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The Girl In The Spider’s Web: A Generic Franchise Revival

The film The Girl In The Spider’s Web is based on a novel by David Lagercrantz and it takes place three years after the events of The Girl With The Dragon Tattoo, the Swedish-language adaptation of Steig Larsson’s successful novel.

One thing that is clear from the onset of The Girl in the Spider Web is that it is more energetic than David Fincher’s aloof 2011 remake of The Girl with the Dragon Tattoo. It is more in line with the original Swedish film trilogy, which was itself more “Hollywood” in many ways than Fincher’s rather austere reinterpretation.

The character Lisbeth Salander (Claire Foy) is portrayed as an avenger for abused women. Larsson’s books focus on the twisted personal dynamics of its characters like Salander who is a tormented survivor of rape and an abusive family. It is not surprising that she is first introduced to viewers as a leather-clad avenging angel when she gives painful comeuppance to a recently acquitted businessman with a penchant for beating up women.

Lisbeth’s role as an avenging angel is however secondary to her main role of a hacker and the viewer sees this when she is unable to resist taking a seemingly impossible job offered to her by former NSA employee Frans Balder (Stephen Merchant). Rather than explore Lisbeth’s intricate psyche, the director/co-screenwriter, Fede Alvarez turns the film into the conventional spy thriller.

As the film evolves into its story of bad people trying to acquire an encrypted nuclear launch code, Firefall, developed by Frans Balder, the narrative becomes rather clunky although Foy’s depiction of Lisbeth Salander is compelling to make the film watchable. Like her Emmy-winning performance in The Crown, Foy superbly gives insight into her character’s inner state with just a look or a bit of body language, as well as the smart choices she makes.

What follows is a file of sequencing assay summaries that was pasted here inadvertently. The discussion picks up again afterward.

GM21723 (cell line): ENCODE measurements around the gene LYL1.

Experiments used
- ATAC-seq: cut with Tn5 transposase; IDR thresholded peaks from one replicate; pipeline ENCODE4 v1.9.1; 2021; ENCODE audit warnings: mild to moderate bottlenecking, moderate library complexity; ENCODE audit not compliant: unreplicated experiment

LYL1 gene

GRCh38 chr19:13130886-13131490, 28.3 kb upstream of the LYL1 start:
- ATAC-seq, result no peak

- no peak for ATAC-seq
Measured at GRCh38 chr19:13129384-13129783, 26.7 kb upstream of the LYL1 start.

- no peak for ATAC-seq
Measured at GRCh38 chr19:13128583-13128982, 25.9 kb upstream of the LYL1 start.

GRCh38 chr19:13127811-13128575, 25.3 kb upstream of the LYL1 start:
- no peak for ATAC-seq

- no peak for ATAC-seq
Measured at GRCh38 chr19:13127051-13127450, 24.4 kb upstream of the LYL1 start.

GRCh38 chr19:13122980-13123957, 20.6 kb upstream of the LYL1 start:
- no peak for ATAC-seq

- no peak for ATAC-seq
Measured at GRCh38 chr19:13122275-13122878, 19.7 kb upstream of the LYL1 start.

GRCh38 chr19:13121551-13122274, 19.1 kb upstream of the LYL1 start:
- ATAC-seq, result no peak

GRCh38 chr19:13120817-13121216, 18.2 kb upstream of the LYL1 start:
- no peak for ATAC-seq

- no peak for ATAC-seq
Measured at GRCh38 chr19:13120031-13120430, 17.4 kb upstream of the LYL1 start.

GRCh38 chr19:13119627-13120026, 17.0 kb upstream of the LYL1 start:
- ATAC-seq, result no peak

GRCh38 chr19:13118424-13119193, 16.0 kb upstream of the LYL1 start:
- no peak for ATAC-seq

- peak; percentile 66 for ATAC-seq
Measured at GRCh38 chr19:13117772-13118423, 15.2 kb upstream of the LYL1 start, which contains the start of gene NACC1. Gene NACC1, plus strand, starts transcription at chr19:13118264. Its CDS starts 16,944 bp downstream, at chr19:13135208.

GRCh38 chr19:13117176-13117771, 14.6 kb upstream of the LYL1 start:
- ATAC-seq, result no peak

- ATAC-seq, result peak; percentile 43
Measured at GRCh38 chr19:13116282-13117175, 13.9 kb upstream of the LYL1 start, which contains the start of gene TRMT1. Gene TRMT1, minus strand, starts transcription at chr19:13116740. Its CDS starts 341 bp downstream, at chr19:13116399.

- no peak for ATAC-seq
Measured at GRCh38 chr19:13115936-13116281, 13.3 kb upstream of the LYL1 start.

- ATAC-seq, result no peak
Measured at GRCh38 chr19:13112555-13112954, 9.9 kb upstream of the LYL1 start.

In this installment, Lisbeth’s character evokes empathy rather than the audience’s affection. She manages to keep other characters as well as viewers at arm’s length. Not even the task of looking out for an imperilled child softens her. Protecting young August Balder (Christopher Convery) ties into the pain and guilt Lisbeth feels for leaving her sister Camilla behind as a child.

The impracticality of the film that appears to fetishise motorcycles and high-performance sports cars that can’t be too practical in the Scandinavian snow is forgivable because it helps the action to clip along smartly and stirs the imagination of the viewer to understand the coldness and loneliness a child must have felt growing up in such a household.

However, what is most likely to infuriate fans of the franchise is how the central character is eradicated into a meaningless substitute of what initially made her fascinating. It reduces the stoic and strong character who once refused to be bound by her sexual traumas and became a feminist icon by fighting a misogynistic society into a bland and nondescript female action hero. Her non-entity in her own story with all of her rage, feminism and sexuality reduced to nothingness in the #MeToo era comes across as offensive.

The verdict is that The Girl in the Spider’s Web is a film that takes itself incredibly seriously with the best sequence happening very early on and it is more dramatic than action. With the film failing to recapture the power of Lisbeth’s “I’m Batman” scene, it comes across as a genre-confused Bond film-cum-superhero story that lacks the glamour of the former or the humorous asides of the latter.

Someone would remember the film more for the nose ring that its central character wears throughout the entire film rather than your classic go to film.  The film leaves viewers holding their breaths hoping both the character and franchise can resurrect itself with the next installment.

Watch the trailers of the film below:

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